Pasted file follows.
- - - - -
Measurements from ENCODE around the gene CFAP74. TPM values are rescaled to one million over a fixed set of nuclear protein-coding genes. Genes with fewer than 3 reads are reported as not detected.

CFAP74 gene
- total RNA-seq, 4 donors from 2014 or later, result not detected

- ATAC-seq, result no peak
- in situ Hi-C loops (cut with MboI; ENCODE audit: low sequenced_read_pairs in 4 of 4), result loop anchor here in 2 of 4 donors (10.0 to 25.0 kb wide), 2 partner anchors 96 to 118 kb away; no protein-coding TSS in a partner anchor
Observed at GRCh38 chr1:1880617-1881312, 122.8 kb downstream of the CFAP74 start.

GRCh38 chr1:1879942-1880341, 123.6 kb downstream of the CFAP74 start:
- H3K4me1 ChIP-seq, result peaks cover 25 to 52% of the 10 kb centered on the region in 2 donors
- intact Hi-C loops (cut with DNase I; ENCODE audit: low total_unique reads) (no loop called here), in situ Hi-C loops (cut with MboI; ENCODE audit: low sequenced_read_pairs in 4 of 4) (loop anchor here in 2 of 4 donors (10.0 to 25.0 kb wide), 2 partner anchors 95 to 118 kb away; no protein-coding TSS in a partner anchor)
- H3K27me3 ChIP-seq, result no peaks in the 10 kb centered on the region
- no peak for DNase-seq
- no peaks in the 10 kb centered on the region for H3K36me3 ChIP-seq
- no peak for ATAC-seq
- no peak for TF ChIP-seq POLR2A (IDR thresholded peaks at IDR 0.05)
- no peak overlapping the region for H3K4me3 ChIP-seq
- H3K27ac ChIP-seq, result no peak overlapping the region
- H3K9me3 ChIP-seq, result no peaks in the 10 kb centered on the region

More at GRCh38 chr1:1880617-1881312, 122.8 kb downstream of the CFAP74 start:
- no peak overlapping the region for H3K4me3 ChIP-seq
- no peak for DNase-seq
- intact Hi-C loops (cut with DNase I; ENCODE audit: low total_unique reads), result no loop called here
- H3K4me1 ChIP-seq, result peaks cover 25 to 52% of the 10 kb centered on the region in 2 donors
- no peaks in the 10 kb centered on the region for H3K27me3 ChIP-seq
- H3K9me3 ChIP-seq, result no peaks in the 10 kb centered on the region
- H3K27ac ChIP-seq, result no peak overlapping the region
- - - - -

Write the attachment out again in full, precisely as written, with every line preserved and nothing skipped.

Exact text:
Measurements from ENCODE around the gene CFAP74. TPM values are rescaled to one million over a fixed set of nuclear protein-coding genes. Genes with fewer than 3 reads are reported as not detected.

CFAP74 gene
- total RNA-seq, 4 donors from 2014 or later, result not detected

- ATAC-seq, result no peak
- in situ Hi-C loops (cut with MboI; ENCODE audit: low sequenced_read_pairs in 4 of 4), result loop anchor here in 2 of 4 donors (10.0 to 25.0 kb wide), 2 partner anchors 96 to 118 kb away; no protein-coding TSS in a partner anchor
Observed at GRCh38 chr1:1880617-1881312, 122.8 kb downstream of the CFAP74 start.

GRCh38 chr1:1879942-1880341, 123.6 kb downstream of the CFAP74 start:
- H3K4me1 ChIP-seq, result peaks cover 25 to 52% of the 10 kb centered on the region in 2 donors
- intact Hi-C loops (cut with DNase I; ENCODE audit: low total_unique reads) (no loop called here), in situ Hi-C loops (cut with MboI; ENCODE audit: low sequenced_read_pairs in 4 of 4) (loop anchor here in 2 of 4 donors (10.0 to 25.0 kb wide), 2 partner anchors 95 to 118 kb away; no protein-coding TSS in a partner anchor)
- H3K27me3 ChIP-seq, result no peaks in the 10 kb centered on the region
- no peak for DNase-seq
- no peaks in the 10 kb centered on the region for H3K36me3 ChIP-seq
- no peak for ATAC-seq
- no peak for TF ChIP-seq POLR2A (IDR thresholded peaks at IDR 0.05)
- no peak overlapping the region for H3K4me3 ChIP-seq
- H3K27ac ChIP-seq, result no peak overlapping the region
- H3K9me3 ChIP-seq, result no peaks in the 10 kb centered on the region

More at GRCh38 chr1:1880617-1881312, 122.8 kb downstream of the CFAP74 start:
- no peak overlapping the region for H3K4me3 ChIP-seq
- no peak for DNase-seq
- intact Hi-C loops (cut with DNase I; ENCODE audit: low total_unique reads), result no loop called here
- H3K4me1 ChIP-seq, result peaks cover 25 to 52% of the 10 kb centered on the region in 2 donors
- no peaks in the 10 kb centered on the region for H3K27me3 ChIP-seq
- H3K9me3 ChIP-seq, result no peaks in the 10 kb centered on the region
- H3K27ac ChIP-seq, result no peak overlapping the region